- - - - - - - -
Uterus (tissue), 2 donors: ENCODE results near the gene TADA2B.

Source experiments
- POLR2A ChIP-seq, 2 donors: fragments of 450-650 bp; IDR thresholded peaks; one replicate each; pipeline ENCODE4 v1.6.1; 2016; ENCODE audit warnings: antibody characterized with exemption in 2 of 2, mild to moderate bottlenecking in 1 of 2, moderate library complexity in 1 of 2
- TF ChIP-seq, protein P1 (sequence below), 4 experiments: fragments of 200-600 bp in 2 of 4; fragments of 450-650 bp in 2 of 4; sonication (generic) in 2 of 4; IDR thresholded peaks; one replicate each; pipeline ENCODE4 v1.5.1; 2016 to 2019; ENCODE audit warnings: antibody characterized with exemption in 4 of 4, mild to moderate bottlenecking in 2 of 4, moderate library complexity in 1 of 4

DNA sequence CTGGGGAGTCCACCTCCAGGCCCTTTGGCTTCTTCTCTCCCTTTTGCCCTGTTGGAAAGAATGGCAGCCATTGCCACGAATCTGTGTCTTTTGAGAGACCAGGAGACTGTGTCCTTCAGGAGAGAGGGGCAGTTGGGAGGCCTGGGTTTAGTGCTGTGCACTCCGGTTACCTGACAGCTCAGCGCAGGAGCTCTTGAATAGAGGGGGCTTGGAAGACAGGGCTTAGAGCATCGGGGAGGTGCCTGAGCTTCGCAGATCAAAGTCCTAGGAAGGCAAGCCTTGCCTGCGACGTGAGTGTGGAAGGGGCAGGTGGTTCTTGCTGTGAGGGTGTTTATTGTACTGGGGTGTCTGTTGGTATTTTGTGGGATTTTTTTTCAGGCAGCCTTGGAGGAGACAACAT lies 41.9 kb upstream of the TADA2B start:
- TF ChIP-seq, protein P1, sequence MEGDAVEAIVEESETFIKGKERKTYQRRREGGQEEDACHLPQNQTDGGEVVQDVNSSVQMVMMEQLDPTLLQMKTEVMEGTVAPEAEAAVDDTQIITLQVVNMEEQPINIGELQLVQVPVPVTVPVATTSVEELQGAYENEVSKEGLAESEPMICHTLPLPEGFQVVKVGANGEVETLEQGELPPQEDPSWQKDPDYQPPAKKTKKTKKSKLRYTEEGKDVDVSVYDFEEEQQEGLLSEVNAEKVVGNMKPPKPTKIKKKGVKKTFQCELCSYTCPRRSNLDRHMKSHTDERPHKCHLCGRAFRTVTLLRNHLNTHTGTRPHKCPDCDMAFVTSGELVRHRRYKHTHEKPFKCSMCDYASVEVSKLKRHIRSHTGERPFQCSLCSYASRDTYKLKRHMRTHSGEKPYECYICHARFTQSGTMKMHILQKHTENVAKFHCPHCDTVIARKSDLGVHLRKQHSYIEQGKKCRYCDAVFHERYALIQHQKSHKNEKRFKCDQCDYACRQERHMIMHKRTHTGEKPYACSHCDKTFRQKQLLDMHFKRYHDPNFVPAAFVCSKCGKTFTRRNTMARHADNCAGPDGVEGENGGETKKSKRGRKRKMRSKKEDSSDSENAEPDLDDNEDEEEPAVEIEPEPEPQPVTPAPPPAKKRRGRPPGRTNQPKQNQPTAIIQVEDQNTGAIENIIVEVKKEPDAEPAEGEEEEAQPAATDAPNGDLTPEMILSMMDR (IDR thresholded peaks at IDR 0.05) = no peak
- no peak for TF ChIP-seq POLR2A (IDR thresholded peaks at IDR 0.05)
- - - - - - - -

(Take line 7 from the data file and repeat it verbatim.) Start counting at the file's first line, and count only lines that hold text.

- no peak for TF ChIP-seq POLR2A (IDR thresholded peaks at IDR 0.05)